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said Monday that it was developing a software patch "as quickly as possible" after a 21-year-old former employee publicized a potential security flaw in the company's popular Web browser.

In a conference call with privacy advocates and reporters, Bennett Haselton, the former employee and an opponent of Internet censorship who lives in Seattle, said he could use the flaw to read the in boxes of


accounts and order products on

without the account holders' permission or knowledge.

All known versions of Microsoft's Internet Explorer are vulnerable, according to Haselton's Web site,


The flaw involves cookies, which electronic commerce sites routinely deposit on the computers of Web users in order to keep track of their purchases and for other monitoring purposes. Using a specially constructed uniform resource locator, or URL, a Web site can read the cookies from any domain.

A spokeswoman for Microsoft said that the flaw could be exploited only if a user is coerced or enticed to visit a Web site operated by someone who intends to exploit the flaw. The company is developing a software patch that will be available shortly, said the spokeswoman, who works for the company's outside public relations firm and asked that she not be identified because of Microsoft's press policies.

The spokeswoman also said cookies should not contain sensitive data like credit card information or passwords in the first place. Most cookies do not. For example, the way Amazon uses cookies could allow a hacker to order books sent to a person's address using the person's credit card, but the hacker could not obtain the credit card number or have the purchases sent elsewhere.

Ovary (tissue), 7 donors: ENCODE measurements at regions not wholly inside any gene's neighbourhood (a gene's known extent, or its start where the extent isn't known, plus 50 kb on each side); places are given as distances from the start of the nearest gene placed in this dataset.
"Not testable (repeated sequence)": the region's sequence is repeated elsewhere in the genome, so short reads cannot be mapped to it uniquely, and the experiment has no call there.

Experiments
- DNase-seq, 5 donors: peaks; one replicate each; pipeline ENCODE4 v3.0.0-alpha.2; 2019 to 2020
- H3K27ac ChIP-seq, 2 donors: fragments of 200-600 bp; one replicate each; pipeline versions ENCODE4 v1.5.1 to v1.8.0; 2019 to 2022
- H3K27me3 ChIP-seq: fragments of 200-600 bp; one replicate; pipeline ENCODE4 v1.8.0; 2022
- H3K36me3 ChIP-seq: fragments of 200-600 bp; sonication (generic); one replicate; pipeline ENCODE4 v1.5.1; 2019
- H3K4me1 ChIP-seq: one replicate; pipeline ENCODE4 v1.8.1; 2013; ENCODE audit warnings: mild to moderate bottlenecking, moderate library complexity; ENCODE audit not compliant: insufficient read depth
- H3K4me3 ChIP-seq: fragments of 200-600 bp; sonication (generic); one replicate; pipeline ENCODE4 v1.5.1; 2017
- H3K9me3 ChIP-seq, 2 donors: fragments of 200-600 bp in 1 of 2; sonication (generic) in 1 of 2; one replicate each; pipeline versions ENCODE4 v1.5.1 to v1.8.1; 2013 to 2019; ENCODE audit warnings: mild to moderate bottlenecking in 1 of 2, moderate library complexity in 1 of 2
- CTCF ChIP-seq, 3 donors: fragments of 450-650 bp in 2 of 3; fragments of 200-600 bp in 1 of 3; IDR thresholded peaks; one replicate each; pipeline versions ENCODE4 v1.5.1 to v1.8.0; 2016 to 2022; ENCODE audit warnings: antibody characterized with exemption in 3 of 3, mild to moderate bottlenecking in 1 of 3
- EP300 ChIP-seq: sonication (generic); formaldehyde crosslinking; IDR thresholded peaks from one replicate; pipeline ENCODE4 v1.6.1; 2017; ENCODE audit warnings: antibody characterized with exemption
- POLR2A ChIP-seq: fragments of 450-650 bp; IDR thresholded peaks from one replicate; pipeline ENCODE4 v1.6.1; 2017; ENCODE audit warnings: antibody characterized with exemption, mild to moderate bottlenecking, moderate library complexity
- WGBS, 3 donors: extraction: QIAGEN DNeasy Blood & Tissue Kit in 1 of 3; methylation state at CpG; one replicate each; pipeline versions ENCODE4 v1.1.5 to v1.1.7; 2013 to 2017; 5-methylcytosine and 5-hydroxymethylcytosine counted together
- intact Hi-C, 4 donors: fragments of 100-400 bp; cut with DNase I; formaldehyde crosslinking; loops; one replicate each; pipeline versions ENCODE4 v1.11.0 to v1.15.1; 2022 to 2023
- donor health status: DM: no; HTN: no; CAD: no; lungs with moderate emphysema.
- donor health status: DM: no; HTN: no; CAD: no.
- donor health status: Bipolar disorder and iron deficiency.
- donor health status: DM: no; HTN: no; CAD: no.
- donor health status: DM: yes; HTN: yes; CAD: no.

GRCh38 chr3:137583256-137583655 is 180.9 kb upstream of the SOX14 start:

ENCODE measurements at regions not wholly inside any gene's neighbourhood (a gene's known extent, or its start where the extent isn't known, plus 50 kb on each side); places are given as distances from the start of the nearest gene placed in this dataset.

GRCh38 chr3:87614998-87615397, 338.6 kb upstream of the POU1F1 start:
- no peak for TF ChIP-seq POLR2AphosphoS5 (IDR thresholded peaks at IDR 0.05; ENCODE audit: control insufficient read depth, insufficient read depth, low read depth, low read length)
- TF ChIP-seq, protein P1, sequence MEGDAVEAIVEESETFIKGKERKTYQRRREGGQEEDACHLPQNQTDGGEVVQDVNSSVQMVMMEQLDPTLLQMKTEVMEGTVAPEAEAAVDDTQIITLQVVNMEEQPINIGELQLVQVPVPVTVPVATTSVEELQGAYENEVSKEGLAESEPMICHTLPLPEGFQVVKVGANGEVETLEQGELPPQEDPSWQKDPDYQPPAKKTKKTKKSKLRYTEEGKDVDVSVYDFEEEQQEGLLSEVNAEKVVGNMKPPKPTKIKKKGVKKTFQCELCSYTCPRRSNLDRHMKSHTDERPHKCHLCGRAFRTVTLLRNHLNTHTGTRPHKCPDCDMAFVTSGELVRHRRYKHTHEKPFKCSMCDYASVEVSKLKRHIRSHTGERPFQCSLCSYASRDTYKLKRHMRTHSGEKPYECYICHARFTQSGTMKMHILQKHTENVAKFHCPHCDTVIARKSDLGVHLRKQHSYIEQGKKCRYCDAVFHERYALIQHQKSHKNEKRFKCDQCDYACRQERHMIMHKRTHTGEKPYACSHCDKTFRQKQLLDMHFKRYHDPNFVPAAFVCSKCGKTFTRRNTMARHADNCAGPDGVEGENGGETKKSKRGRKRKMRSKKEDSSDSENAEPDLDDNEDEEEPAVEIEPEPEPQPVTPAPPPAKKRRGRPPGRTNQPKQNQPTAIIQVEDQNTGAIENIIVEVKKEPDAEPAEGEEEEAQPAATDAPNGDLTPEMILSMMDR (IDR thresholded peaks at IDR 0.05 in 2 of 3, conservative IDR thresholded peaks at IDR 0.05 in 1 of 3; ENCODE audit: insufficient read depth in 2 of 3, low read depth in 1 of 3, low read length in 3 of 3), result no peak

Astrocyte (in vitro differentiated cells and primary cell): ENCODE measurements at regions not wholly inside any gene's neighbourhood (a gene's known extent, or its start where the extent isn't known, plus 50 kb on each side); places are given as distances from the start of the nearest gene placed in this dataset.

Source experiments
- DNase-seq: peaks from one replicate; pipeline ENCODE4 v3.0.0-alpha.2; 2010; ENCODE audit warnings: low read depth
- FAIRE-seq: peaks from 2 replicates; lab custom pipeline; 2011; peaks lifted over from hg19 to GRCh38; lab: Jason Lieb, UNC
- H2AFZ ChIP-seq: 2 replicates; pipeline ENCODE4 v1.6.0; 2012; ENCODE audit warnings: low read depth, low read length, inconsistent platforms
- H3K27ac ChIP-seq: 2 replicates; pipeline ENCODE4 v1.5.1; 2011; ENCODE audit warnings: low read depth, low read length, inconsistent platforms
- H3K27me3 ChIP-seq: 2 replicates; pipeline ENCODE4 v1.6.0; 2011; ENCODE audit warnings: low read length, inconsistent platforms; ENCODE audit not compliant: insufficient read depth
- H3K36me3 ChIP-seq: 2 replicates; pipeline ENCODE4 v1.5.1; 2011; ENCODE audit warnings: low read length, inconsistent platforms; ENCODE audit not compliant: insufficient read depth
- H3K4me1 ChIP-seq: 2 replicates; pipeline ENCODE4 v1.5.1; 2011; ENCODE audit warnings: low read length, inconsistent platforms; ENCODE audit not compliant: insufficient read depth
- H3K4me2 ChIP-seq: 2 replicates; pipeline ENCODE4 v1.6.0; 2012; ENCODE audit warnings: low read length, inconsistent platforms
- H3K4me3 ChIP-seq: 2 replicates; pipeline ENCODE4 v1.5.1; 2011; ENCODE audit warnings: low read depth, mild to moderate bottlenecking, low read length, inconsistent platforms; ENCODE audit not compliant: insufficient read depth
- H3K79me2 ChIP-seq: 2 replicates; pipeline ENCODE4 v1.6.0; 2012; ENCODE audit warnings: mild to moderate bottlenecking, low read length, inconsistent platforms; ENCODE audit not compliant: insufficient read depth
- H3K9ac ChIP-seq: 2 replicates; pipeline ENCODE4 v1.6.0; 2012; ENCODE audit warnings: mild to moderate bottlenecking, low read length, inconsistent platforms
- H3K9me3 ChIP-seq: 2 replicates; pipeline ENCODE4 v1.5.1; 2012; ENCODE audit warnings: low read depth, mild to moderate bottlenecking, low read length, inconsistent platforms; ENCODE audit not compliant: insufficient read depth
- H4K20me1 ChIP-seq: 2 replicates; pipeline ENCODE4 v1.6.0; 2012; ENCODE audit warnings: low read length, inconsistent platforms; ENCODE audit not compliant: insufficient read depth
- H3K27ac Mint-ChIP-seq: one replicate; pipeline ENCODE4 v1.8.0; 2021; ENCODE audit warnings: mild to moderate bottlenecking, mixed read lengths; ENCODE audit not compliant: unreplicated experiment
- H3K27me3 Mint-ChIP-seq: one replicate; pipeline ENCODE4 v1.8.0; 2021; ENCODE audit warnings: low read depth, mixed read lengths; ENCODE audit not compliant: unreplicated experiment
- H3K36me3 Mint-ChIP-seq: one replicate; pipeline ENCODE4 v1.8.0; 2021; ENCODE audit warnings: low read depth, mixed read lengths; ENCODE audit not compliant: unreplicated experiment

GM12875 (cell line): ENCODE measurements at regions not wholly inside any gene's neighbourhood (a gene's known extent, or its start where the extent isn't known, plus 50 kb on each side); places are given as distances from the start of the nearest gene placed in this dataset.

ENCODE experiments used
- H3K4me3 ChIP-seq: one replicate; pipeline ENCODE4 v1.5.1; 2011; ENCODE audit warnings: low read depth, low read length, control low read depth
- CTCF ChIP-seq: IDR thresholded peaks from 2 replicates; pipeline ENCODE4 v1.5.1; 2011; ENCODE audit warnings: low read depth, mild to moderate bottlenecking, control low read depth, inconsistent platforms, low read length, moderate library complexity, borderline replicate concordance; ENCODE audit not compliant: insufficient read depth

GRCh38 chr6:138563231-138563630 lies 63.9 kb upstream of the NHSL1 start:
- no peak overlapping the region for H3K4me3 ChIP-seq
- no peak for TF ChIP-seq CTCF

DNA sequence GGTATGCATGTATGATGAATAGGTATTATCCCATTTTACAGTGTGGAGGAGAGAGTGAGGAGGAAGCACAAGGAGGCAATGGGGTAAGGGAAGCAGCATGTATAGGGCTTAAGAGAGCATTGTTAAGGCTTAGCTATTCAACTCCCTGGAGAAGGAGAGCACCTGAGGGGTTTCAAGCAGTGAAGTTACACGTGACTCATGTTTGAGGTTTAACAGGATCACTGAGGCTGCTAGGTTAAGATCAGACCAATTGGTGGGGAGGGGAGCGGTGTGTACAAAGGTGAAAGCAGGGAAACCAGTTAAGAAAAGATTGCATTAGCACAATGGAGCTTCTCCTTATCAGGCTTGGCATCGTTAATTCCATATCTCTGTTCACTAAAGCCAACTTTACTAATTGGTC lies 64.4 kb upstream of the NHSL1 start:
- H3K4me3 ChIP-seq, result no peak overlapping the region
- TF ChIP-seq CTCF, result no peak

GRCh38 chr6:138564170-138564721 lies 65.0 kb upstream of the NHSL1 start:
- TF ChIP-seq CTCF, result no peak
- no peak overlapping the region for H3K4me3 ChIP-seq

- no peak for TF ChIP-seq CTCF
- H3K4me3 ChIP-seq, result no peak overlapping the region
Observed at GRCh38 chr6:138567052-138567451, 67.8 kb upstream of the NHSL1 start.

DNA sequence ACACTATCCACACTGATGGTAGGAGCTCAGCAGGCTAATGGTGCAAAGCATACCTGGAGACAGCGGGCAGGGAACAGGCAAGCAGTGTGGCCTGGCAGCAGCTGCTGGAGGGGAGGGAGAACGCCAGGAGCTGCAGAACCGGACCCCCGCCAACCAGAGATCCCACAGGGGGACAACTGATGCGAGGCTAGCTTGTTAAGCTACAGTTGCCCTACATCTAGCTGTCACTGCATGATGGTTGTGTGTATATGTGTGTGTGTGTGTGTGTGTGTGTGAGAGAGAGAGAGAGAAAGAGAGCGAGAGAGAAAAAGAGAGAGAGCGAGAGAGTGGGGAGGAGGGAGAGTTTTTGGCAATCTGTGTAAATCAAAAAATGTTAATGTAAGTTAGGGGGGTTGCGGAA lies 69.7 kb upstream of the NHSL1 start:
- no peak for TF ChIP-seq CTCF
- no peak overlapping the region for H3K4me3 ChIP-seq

Jason Catlett, a privacy advocate who operates the Web site

, said the flaw would not allow hackers to gain access to passwords but that it still raised concerns because victims could be impersonated or have the privacy of their email violated.

Haselton, whose discovery was detailed in an article in

The Wall Street Journal

on Monday, said in a telephone interview that he was looking for flaws in Microsoft software in hopes that he could expose them to gain publicity for his anti-censorship Web site.

Haselton said he took a pad of paper along on his Easter break to visit family members a few weeks ago. The purpose of the pad, he said, was to write down potential hacks to try when he returned home to Seattle.

"I did this for the publicity," Haselton said. "I hope the people on my old working group saw it in

The Wall Street Journal


Haselton said he worked at Microsoft from May 1999 until January and had hoped to become a software engineer tasked to ferret out bugs for the company. He said that he was not allowed to take training courses and was instead dismissed from the company.

"They said I was too dumb for it," Haselton said.

The spokeswoman for Microsoft confirmed that Haselton had worked for the company.

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